3. You can move around, even if the structure of the day doesn’t include it. Stand up at every break and walk outside, upstairs, to the bathroom, around in circles. Go out at lunch time instead of staying in the conference center. Walk to the restaurant for dinner (you can meet them there if you’re the only one braving it).
  4. Take a routine from home with you. I like to meditate, journal and plan in the morning, so I bring Headspace and my planner with me. It helps me keep some normalcy.

 

So, what could the hotels do better?

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What we talk about when we talk about research findings in the news

What happens when journalists report the findings of a scientific study to the general public? Often, the findings are stated out of context, broadly interpreted, and stripped of the nuance and uncertainty that characterize much of scientific research.  Should this scare us back from publicizing findings to a wider audience than you might typically find in a scientific journal? Or is publicity critical to uptake?

What is our responsibility as scientists to communicate our findings, not only through dedicated dissemination and implementation planning, but also through the popular press?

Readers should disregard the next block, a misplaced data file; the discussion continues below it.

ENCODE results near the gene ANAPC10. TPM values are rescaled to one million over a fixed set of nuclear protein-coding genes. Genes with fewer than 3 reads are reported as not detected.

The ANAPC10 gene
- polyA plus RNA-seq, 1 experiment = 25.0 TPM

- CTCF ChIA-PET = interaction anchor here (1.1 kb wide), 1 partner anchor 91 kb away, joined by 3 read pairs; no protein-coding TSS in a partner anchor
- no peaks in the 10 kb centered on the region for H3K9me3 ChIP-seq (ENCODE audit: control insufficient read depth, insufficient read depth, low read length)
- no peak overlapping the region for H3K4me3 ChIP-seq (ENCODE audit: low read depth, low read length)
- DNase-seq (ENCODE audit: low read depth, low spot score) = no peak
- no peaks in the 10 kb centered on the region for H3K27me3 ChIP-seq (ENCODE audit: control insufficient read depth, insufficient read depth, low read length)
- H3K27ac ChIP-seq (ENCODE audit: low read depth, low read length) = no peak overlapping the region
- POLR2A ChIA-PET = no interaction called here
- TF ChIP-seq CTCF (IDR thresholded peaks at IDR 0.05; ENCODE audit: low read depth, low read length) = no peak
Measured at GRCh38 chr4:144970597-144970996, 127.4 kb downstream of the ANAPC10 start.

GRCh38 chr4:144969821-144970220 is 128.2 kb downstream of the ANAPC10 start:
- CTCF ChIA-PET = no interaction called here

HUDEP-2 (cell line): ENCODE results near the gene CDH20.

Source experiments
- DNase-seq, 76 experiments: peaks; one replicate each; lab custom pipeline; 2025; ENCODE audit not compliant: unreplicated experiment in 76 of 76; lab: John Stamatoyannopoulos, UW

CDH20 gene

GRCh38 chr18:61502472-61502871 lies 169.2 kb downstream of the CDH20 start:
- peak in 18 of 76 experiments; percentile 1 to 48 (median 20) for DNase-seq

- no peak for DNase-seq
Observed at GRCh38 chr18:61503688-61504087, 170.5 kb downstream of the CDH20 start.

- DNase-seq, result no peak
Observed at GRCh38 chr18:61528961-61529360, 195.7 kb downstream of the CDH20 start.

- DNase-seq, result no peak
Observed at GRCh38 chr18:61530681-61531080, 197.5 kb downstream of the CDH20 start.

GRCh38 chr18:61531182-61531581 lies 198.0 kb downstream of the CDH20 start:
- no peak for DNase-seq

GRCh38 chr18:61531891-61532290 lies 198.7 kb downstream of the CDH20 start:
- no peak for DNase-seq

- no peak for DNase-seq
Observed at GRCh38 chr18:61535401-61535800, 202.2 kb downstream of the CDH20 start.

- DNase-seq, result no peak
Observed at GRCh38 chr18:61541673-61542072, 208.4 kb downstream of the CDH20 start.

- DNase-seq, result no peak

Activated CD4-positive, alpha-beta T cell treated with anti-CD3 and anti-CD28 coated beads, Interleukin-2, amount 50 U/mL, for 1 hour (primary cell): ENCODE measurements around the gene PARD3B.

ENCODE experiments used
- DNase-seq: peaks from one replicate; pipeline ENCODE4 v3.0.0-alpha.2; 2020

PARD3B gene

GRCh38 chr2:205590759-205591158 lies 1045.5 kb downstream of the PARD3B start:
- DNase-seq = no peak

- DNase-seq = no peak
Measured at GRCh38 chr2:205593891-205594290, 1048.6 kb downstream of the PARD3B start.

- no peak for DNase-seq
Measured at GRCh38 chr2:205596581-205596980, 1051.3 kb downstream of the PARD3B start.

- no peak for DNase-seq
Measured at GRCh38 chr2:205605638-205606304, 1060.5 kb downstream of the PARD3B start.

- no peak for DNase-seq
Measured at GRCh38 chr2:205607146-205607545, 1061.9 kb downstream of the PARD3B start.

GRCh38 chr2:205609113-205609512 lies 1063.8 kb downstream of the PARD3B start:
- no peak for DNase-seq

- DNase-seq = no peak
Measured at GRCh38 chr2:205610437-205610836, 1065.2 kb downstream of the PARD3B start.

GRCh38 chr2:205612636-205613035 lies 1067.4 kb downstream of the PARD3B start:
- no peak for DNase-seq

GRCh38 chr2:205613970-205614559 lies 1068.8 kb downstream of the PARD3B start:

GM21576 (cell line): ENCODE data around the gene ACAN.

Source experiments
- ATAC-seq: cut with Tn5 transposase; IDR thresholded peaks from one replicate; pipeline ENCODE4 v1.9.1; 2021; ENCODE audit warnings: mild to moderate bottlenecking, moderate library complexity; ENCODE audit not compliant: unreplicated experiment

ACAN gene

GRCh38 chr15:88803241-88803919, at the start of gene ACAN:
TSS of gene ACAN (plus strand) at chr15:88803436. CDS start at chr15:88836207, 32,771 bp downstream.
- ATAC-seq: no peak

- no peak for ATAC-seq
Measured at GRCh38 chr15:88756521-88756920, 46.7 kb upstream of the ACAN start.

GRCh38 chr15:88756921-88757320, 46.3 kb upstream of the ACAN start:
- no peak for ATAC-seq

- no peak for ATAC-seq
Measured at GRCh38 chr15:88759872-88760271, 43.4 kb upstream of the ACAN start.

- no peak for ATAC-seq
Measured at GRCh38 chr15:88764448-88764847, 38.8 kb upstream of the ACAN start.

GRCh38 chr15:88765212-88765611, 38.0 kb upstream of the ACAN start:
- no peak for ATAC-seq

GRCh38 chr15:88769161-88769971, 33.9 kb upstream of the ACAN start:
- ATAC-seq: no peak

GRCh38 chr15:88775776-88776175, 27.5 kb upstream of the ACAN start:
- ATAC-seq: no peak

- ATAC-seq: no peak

Here’s a recent example. JAMA published the findings of a study by Mandager et al.  on the association of cardiorespiratory fitness (CRF) with long-term mortality. CRF was measured by exercise treadmill testing in a sample of over 120,000 patients who were having this test done anyway as part of their care (that means these people were mostly being evaluated for symptoms potentially related to cardiovascular disease). The investigators quantified CRF as peak estimated METs. They separated by sex and age to calculate percentiles and then stratified CRF based on those percentiles. They used public and hospital records to determine mortality. Median follow-up was 8.4 years. The investigators concluded that CRF was significantly inversely associated with all-cause mortality (i.e., the fitter you are, the less likely you are to die). They went on to state that low CRF was as risky as or riskier than diabetes, CAD, or smoking. They also noted, importantly, that “there does not appear to be an upper limit of aerobic fitness above which a survival benefit is no longer observed”, but “there continues to be uncertainty regarding the relative benefit or potential risk of extreme levels of exercise and fitness”. They go on to offer several other sensible caveats, including that the study population may not be representative of the general population, and there are potentially significant unmeasured factors in this retrospective study. All things considered, though, this seems to represent very good news: a modifiable factor is strongly associated with increased longevity in a large sample with a long follow-up.  Bravo!